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Transatlantic Trends 2020

International Trade

5 min read
Photo Credit: Travel mania / Shutterstock
Three years of tariffs, trade conflicts, and anti-EU rhetoric from the White House are not reflected in Americans' view of the transatlantic economic partnership—in fact, in the wake of the pandemic, an increased number of Americans believe the relationship benefits them. Not long ago a proposed transatlantic trade deal was riled in controversy. Yet clear majorities in all three countries support such a trade agreement, also after the pandemic.


How balanced is the economic relationship between the European Union and the United States?


Before the pandemic, a plurality of Americans and Germans found the economic relationship between the EU and the United States equally balanced, while almost half of French saw themselves disadvantaged. This holds largely true also after the coronavirus crisis.

Despite the impact of the pandemic on economies and global trade, opinions regarding the transatlantic economic relationship are largely unmoved. The Trump administration has argued that Europe takes advantage economically of the United States, but only a small minority of Americans agreed in January, and, interestingly, even fewer agree after the coronavirus outbreak.

A plurality of Americans (31%) found the relationship equally balanced. There was, however, a partisan divide—a small plurality of Republican respondents (29%) believed the EU-U.S. economic relationship benefited the EU more than the United States, while more Democrats (36%) and independents (34%) found it equally balanced. In Germany, a large plurality of respondents (42%) found the relationship equally balanced, while in France, nearly half of respondents (47%) found the relationship benefited the U.S. more. Generational divisions were striking in both the German and French cases. Older French respondents found the U.S. benefited more (69% of those ages 55+), while younger French respondents found the relationship equally balanced (36% of those ages 25-34). In contrast to the French case, older Germans found the relationship equally balanced (49% of those ages 55+), while younger Germans believed the U.S. benefited more (37% of 18-24 year olds).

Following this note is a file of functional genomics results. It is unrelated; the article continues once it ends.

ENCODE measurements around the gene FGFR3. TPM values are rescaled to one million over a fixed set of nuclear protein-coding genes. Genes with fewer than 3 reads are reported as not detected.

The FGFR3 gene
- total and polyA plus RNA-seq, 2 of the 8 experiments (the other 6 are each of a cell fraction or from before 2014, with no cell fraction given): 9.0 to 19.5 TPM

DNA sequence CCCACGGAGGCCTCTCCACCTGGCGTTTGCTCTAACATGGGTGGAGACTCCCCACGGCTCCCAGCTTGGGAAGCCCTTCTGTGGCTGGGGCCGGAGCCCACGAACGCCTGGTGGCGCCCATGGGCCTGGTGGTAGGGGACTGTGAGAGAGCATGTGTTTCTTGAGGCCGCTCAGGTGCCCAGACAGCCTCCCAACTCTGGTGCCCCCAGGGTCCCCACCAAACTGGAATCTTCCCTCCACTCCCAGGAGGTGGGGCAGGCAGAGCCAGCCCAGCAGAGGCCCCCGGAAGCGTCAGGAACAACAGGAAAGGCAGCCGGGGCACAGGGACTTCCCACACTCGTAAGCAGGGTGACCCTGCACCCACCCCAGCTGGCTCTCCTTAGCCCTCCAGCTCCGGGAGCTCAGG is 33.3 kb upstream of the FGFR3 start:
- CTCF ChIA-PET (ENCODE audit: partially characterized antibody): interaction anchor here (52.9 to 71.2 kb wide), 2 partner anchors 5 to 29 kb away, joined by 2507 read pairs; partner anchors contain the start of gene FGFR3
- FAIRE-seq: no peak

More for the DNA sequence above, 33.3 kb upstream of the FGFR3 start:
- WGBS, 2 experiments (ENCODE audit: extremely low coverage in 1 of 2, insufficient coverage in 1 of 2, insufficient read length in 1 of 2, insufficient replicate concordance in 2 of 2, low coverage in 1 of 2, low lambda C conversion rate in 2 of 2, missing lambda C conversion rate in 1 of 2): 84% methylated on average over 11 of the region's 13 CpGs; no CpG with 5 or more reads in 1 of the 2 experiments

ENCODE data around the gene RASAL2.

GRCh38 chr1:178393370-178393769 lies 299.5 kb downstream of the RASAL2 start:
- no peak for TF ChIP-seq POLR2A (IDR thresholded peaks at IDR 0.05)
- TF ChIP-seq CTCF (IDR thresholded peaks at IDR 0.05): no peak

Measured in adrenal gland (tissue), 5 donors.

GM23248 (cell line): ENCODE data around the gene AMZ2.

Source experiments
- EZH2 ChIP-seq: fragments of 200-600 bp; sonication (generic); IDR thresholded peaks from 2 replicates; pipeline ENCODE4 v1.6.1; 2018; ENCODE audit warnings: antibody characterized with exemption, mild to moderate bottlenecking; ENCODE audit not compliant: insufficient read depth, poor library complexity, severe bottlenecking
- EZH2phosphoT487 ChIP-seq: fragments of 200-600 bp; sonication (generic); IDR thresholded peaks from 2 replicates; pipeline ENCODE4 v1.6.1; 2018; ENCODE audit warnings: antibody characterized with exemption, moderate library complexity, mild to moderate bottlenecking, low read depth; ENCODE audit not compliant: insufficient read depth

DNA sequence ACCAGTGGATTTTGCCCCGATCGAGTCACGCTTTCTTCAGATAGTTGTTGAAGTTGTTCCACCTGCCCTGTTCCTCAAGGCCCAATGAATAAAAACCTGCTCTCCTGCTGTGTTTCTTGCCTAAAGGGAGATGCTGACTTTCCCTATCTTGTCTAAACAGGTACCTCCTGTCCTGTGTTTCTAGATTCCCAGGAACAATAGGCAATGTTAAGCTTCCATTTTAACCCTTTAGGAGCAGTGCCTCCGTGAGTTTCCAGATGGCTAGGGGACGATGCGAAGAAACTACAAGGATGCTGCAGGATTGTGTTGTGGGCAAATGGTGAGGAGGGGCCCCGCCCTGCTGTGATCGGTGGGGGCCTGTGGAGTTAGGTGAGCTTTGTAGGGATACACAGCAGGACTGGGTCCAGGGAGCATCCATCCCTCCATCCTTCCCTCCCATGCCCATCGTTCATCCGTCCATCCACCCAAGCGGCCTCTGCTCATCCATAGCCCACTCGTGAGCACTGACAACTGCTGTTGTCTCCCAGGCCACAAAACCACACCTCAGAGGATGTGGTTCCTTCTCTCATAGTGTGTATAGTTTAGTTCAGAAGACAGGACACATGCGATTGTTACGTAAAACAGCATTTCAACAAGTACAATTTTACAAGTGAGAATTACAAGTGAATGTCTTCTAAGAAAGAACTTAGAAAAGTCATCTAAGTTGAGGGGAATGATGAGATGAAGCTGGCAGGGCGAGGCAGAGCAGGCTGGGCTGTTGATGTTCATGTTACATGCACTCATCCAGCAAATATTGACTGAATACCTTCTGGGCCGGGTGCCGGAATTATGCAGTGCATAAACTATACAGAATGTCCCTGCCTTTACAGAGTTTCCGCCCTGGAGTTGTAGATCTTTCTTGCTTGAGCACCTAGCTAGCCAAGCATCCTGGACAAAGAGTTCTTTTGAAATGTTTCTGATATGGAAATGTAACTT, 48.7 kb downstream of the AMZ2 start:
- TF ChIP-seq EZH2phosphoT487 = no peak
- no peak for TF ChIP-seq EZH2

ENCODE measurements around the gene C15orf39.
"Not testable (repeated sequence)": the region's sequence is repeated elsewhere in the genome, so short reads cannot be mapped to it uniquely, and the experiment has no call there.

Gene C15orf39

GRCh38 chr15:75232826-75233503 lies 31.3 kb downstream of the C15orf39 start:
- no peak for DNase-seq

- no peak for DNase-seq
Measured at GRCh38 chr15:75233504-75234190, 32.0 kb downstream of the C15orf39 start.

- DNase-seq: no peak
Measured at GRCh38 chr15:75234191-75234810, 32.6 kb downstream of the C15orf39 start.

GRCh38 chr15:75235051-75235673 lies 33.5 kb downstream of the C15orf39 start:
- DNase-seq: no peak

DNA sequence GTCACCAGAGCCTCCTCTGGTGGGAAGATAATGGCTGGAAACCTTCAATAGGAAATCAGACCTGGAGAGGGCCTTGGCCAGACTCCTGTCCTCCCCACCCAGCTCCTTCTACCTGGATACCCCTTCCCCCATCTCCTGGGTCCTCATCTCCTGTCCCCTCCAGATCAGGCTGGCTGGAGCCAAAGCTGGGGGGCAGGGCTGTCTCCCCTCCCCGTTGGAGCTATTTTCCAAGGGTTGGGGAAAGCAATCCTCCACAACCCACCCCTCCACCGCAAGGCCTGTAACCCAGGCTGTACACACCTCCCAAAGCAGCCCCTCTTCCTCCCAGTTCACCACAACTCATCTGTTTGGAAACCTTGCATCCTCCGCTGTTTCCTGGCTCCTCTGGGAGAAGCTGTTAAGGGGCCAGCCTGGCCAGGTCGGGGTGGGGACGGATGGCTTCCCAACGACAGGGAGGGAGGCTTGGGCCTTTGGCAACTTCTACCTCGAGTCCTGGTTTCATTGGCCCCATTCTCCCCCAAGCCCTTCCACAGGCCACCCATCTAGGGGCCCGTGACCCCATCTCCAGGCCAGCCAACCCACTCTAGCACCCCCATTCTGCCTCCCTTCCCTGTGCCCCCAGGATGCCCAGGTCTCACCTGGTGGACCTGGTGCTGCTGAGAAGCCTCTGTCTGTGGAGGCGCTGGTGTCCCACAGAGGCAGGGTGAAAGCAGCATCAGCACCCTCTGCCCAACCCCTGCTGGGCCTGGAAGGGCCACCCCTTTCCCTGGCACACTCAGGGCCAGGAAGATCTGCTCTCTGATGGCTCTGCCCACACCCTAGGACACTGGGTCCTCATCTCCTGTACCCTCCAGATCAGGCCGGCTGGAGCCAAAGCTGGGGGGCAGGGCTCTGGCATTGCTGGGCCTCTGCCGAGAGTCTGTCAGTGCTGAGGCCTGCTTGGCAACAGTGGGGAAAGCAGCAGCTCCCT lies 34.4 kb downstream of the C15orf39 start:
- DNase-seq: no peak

Do you feel the current economic relationship between the European Union and the U.S. is…


BEFORE COVID-19
Sample: France 1004; Germany 1001; USA 1001. Expressed in % rounded up to the next unit for decimals .5 and higher.

After the coronavirus crisis, the results across all three countries remain largely the same. Only in France do a plurality see themselves disadvantaged (up 2 points from January), though in all countries a slightly higher number see their economy disadvantaged than advantaged. In Germany and France, we see almost no shift from the coronavirus crisis. There is a small increase in the number of American respondents who believe the transatlantic economic relationship favors the U.S. (up from 19% to 23%).

We also see a notable partisan shift, with a plurality of Republicans now finding the relationship equally balanced (from 27% in January to 32% now), while a higher number of Democrats and independents believe the relationship favors the United States (Democrats: up from 22% to 26%; independents: from 13% up to 20%). In both France and the United States it is respondents age 55 and older who perceive the relationship to be more beneficial to the other party.